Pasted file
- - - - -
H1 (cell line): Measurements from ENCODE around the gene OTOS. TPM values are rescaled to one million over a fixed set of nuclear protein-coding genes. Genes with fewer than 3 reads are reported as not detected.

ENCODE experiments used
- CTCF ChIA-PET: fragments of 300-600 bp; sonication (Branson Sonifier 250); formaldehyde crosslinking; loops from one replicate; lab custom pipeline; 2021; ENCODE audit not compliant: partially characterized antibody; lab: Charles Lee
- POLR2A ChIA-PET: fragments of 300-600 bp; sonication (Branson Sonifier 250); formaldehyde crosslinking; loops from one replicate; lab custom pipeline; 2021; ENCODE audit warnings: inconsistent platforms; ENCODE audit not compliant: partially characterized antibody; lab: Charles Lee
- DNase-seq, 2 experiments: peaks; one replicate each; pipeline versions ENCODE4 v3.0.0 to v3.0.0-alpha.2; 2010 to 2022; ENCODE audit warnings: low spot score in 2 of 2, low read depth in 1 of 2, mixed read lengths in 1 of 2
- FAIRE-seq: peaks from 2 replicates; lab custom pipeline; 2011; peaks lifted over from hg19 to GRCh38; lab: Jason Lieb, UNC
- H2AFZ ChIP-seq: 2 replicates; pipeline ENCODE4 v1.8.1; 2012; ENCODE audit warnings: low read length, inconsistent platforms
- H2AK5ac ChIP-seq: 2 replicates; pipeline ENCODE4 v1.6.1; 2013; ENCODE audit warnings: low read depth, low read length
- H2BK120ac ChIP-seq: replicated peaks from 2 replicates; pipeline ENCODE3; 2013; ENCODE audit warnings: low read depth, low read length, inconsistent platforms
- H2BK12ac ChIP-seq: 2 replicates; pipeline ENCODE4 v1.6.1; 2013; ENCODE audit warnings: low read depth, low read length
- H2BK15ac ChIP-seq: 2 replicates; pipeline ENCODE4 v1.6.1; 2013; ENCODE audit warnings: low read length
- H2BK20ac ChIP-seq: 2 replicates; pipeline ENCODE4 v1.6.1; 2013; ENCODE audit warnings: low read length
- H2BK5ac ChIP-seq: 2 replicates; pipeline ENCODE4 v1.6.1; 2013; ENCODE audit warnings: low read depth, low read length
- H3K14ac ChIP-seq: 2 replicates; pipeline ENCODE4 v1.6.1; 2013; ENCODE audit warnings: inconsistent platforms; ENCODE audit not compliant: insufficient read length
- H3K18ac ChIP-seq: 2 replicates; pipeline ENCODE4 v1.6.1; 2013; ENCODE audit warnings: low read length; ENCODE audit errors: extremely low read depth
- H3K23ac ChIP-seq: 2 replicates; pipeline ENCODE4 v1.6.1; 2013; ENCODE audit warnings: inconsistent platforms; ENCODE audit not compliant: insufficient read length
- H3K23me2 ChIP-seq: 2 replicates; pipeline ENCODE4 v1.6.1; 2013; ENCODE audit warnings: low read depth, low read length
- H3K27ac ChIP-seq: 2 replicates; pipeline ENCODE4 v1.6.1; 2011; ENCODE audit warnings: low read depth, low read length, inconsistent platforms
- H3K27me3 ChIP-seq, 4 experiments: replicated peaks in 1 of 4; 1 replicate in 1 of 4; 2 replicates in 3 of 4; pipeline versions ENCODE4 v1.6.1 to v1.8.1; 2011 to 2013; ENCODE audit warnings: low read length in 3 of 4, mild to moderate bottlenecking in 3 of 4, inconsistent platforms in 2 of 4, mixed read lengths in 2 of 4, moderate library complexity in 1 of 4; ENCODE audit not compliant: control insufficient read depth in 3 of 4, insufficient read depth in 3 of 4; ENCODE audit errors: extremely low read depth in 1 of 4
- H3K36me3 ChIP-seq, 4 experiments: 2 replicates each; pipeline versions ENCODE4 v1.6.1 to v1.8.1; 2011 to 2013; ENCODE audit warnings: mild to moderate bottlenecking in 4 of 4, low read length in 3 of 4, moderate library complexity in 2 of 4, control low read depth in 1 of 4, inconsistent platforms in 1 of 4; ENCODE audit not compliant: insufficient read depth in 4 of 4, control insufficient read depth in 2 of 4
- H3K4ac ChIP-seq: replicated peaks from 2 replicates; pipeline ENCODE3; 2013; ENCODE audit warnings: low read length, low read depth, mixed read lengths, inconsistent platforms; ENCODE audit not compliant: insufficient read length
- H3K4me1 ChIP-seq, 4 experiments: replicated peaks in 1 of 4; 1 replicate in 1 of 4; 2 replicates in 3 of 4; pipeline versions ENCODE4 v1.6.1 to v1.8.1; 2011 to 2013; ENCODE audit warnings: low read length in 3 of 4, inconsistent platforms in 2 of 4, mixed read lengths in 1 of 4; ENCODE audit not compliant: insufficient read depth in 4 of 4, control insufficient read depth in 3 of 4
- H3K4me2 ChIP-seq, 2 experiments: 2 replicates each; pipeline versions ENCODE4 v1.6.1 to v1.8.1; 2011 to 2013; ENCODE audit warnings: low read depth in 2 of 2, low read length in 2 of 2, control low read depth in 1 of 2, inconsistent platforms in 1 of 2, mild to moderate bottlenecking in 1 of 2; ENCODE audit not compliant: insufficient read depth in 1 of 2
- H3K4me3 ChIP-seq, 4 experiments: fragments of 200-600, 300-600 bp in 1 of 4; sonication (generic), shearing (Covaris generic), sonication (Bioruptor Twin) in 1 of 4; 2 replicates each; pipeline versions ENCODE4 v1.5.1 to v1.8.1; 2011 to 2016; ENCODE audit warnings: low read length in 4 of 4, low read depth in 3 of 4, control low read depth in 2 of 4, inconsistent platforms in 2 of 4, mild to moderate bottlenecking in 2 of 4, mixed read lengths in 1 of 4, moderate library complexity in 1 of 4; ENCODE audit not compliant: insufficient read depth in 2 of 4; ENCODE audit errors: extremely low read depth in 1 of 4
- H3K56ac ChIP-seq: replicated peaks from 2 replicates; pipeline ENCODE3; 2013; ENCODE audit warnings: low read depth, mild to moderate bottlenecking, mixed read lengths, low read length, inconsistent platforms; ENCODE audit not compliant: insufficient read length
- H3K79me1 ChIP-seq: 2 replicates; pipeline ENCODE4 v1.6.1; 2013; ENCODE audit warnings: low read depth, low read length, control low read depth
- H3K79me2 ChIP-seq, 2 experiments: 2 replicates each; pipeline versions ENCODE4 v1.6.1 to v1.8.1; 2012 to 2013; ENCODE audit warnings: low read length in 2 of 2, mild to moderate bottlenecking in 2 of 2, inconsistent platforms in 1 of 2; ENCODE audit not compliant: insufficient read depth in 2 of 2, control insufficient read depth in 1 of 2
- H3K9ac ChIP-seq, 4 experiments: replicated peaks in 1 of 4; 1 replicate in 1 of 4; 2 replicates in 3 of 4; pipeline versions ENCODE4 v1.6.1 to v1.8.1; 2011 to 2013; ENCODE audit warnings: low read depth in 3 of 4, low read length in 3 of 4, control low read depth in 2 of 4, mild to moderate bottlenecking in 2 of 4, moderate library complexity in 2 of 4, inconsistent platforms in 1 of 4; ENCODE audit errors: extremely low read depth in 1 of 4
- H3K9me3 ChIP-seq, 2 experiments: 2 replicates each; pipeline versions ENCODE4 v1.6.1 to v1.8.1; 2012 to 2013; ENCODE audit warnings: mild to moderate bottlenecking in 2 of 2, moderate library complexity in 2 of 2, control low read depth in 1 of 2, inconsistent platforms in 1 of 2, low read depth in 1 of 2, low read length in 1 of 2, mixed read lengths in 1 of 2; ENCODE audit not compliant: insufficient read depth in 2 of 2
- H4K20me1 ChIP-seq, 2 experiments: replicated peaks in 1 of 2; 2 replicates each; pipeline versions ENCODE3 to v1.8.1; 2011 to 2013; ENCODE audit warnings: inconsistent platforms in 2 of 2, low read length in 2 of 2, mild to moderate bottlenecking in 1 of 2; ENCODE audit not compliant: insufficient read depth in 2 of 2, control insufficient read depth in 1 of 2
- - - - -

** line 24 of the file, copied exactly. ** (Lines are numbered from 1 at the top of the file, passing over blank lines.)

- H3K4me3 ChIP-seq, 4 experiments: fragments of 200-600, 300-600 bp in 1 of 4; sonication (generic), shearing (Covaris generic), sonication (Bioruptor Twin) in 1 of 4; 2 replicates each; pipeline versions ENCODE4 v1.5.1 to v1.8.1; 2011 to 2016; ENCODE audit warnings: low read length in 4 of 4, low read depth in 3 of 4, control low read depth in 2 of 4, inconsistent platforms in 2 of 4, mild to moderate bottlenecking in 2 of 4, mixed read lengths in 1 of 4, moderate library complexity in 1 of 4; ENCODE audit not compliant: insufficient read depth in 2 of 4; ENCODE audit errors: extremely low read depth in 1 of 4